Clive Myrie has opened up on the moment viewers spotted a ‘single tear’ fall down his face during a live report from Ukraine, saying that while it was an ’emotional day’, the wind ‘blew across his face’.
On Thursday 24 February, the day that Russia invaded Ukraine, Myrie presented BBC News at 10, updating viewers on the latest attacks launched under the orders of Vladimir Putin.
At one point in the report, a tear could be seen falling down the news reporter’s cheek, prompting several people on Twitter to share their support for the 57-year-old, with one writing: ‘Seeing Clive Myrie cry on the BBC news will stay with me for some time.’
While speaking on the Behind the Headlines podcast with Headlines Network, the Mastermind host was asked about the widely-reported moment in question, saying that ‘it had been an emotional day, no question about that’.
‘I’d flown into Kyiv something like 15, 16 hours… actually probably less than that, 12 hours before the invasion began. So I saw for a sliver of time what the city was like before hostilities began,’ he recollected.
‘The capital was bustling, it’s quite a young population in the centre of the city, great restaurants, people all out, the sun was shining, it was a beautiful day.’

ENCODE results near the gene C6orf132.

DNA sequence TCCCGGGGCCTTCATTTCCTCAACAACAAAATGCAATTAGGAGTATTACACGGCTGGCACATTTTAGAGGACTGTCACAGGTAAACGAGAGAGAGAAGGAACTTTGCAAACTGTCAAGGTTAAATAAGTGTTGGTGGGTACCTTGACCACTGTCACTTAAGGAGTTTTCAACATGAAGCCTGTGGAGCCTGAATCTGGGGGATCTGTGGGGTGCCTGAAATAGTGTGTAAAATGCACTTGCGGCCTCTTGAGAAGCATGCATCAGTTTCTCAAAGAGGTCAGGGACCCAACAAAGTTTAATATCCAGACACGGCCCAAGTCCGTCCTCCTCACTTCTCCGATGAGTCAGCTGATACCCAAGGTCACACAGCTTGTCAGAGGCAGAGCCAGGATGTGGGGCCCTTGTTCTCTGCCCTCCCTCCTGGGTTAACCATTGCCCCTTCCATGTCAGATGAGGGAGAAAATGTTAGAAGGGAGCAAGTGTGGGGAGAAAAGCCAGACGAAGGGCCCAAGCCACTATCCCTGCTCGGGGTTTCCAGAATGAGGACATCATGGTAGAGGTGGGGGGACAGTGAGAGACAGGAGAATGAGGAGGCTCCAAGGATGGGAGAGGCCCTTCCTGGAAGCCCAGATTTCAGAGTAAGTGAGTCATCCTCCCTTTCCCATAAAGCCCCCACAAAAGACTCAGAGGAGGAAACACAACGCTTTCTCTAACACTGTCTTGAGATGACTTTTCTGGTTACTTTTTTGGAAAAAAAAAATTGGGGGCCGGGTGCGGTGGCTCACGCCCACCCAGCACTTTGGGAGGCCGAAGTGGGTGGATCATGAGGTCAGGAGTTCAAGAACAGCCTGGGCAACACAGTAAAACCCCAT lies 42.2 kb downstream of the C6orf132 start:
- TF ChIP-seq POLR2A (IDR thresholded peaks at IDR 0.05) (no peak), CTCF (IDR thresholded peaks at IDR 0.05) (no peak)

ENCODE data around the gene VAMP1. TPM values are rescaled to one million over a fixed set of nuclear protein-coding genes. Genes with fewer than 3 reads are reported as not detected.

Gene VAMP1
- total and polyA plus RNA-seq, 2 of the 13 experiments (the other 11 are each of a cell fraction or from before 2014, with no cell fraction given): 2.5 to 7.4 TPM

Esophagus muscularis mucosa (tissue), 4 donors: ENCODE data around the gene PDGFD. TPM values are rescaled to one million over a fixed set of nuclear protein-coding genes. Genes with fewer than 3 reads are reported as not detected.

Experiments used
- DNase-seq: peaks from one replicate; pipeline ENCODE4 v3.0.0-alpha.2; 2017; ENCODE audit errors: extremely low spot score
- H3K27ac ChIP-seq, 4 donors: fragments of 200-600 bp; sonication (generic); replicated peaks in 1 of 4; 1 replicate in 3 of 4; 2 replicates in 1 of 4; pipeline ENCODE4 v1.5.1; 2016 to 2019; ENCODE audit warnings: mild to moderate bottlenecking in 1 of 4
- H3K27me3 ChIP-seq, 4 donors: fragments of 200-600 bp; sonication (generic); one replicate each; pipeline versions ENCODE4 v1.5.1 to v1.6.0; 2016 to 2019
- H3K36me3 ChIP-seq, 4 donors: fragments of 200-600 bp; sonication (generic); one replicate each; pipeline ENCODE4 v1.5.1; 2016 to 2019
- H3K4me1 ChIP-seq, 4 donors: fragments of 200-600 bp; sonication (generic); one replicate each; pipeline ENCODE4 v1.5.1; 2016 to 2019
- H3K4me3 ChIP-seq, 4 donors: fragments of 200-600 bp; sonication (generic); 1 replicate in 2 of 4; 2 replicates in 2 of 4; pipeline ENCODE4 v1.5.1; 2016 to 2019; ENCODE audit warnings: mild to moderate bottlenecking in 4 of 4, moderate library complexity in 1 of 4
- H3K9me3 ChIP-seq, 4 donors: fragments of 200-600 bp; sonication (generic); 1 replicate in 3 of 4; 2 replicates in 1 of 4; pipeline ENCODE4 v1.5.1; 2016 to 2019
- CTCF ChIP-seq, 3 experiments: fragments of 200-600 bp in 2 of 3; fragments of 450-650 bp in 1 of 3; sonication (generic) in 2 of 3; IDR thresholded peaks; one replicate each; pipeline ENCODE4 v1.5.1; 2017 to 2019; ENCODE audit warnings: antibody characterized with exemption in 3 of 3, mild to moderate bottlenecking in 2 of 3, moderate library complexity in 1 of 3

Myrie said that when the war began, it reminded him of other conflicts the Russian military had been involved in in the past, leading him to foresee that ‘it was going to be a horrible, horrible war’.
The day before, he had witnessed the ‘lively bustling city’ and ‘a confident young country’, which made for a striking contrast when the invasion began.
He continued: ‘It had been an emotional day, and I was standing on the rooftop of the hotel where we were broadcasting and it was frankly windy, it was windy.
‘The wind blew across my face and through my eyes and a single tear came out. So I’m not saying that I was crying for Ukraine, because the wind was blowing. What I will say is that it was an emotional day, and that’s it.’
On the podcast, Myrie emphasised that in his opinion, he regards it as ‘nonsense’ when journalists are seen as ‘heroes’.
‘We’re not trying to be heroes. We’re just doing our job,’ he said, adding that ‘no story is worth dying for’.
While discussing what it’s like going into a war zone in his line of work, which he described as a ‘free choice’, he said: ‘It’s vital that you are not compelled to work in a hostile environment, because if you are not feeling comfortable in yourself in that kind of stressful situation then that’s when you start, potentially, making mistakes.’
On the same day that BBC News viewers noticed Myrie shed a tear during his report, he and his colleague Lyse Doucet, chief international correspondent for the BBC, changed into flak jackets as a safety precaution after hearing air raid sirens.
Following his broadcast being interrupted by a siren, he said that ‘anything can happen’ in a warzone, telling PA news agency that his first responsibility is ‘to the viewers’ to provide comprehensive reports on the Russian invasion.